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    Very cool! It would be nice if the example code changes with the selected language. Also navigating fonts should be easier. I’d like to use my arrow keys, but clicking would be fine as well if the popup link wouldn’t surprise me so often.

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      I’m salivating after those ligatures. If only ligature support was available in a sane manner in Emacs.

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        I get programming ligatures in Emacs, but then, I’m using the Mac build, and font that has the ligatures in it (Iosevka).

        (mac-auto-operator-composition-mode t) ;; enable ligatures
        
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          I use vim on the terminal and ligatures in Iosevka work just fine. But it does require a terminal emulator with ligature support.

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          One of the things I always liked about Courier Prime is that is has an actual italic face (not just a slanted face that’s called italic). Same for the Latin Modern and Computer Modern fonts.

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            Very happy to see that fantasque mono made the list. This is your semi regular reminder that fantasque is the best font. :)

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              I rather like Go Mono. It has a certain elegance.

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                Hm, on which browser does this work with?

                I have Firefox and Safari and both look the same, https://imgur.com/a/THtllZ2

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                  Works fine for me on Firefox

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                  On the subject of programming fonts, I decided to give a serif-heavy font a try - the one I’m using is actually on this site, Verily Serif Mono. I’ve been using it for the past few months and I haven’t looked back.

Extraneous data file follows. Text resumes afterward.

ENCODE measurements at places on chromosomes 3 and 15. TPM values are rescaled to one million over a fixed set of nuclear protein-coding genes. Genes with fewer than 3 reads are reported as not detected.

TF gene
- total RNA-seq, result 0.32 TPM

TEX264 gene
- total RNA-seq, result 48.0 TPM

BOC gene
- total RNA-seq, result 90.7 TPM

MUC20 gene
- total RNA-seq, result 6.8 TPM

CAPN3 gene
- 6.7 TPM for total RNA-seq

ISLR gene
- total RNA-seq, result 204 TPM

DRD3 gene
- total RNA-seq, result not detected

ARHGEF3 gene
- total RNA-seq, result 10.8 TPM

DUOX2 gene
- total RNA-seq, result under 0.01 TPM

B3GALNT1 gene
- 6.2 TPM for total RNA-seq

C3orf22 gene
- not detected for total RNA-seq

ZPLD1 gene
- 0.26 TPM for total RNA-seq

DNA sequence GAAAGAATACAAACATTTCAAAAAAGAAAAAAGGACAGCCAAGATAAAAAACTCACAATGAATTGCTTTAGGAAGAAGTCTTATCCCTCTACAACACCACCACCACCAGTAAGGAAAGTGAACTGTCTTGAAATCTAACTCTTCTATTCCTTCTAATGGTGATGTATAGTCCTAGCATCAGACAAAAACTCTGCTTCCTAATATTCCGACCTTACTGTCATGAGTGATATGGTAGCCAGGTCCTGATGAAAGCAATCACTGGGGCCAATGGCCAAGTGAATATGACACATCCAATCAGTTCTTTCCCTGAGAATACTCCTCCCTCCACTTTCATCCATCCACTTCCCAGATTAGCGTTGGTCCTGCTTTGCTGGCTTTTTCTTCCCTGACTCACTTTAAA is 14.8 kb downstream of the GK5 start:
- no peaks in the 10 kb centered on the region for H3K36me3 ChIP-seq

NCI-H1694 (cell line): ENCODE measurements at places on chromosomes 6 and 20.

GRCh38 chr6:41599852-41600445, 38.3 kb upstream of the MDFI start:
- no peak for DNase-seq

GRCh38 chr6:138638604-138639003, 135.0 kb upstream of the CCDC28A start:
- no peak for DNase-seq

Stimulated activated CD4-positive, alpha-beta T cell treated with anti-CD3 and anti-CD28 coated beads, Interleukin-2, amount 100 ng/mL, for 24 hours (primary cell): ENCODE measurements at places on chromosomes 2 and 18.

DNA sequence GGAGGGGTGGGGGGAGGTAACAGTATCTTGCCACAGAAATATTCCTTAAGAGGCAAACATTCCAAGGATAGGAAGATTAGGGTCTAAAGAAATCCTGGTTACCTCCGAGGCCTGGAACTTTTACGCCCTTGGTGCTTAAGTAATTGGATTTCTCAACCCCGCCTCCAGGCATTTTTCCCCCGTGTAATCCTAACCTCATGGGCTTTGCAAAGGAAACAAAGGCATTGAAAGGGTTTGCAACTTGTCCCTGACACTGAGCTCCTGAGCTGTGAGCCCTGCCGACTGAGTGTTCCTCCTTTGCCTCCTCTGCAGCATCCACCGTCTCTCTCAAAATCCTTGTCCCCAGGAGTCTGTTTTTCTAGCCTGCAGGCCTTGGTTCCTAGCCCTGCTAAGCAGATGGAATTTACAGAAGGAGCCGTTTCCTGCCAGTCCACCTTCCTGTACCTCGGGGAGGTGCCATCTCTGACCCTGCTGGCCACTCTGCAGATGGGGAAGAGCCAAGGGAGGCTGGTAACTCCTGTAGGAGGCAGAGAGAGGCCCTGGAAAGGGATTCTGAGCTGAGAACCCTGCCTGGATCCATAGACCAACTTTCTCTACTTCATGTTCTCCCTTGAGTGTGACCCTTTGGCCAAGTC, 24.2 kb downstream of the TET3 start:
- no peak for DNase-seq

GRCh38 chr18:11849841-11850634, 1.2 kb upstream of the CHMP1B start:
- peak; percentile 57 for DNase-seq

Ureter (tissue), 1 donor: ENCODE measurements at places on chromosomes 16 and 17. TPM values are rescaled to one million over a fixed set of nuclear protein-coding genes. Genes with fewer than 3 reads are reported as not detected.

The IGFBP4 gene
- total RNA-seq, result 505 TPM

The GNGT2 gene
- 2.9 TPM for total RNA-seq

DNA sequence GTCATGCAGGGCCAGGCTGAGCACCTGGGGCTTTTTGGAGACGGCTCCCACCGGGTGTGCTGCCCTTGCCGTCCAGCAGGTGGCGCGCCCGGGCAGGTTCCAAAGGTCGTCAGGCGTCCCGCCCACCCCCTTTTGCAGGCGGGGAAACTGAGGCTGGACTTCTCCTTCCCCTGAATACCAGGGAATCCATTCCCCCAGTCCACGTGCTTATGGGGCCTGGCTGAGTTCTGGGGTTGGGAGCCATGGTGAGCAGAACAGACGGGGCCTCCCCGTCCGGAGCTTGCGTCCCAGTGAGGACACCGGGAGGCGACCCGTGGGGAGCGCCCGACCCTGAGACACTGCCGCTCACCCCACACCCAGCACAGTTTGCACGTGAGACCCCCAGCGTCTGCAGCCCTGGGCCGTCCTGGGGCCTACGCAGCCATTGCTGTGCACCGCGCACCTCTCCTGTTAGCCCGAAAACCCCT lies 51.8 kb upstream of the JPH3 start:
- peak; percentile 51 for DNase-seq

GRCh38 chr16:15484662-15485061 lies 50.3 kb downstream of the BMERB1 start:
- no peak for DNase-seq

EDIT: more thoughts

                  I like that you can change the target language, but I was expecting the sample code to change as well, to match that language. That’d be really handy.

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                    Envy Code R seems to be missing.

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                      Possibly because it is not a free font and the author specifically disallows redistribution (as would be required for a web font):

                      These files are free to download and use from damieng.com but CAN NOT be redistributed either by other web sites or be included in your package, download, product or source repository

                      This also means that if this site ever goes down with the author missing the font is lost forever.

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                        Aww, a pity. That’s of course a good reason to omit it. Thanks for pointing it out.

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                      Alas, I lament the world where the default language is JavaScript.

                      That said, this is quite neat, even though I’m a typeface heathen who doesn’t much notice font differences as long as it’s monotype. If we got a programming font in Fraktur or with a sweet s-t ligature I might pay attention, but until then…

                      That said, the example text shows the actual differences very well; a very good choice.

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                        Eh, just view the JS as the lorem ipsum of code font comparisons.

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                          Alas, I lament the world where the default language is JavaScript.

                          This is why I found the web site of Pragmata Pro oddly appealing, as it has samples in Haskell, Agda and APL (for which it includes special characters).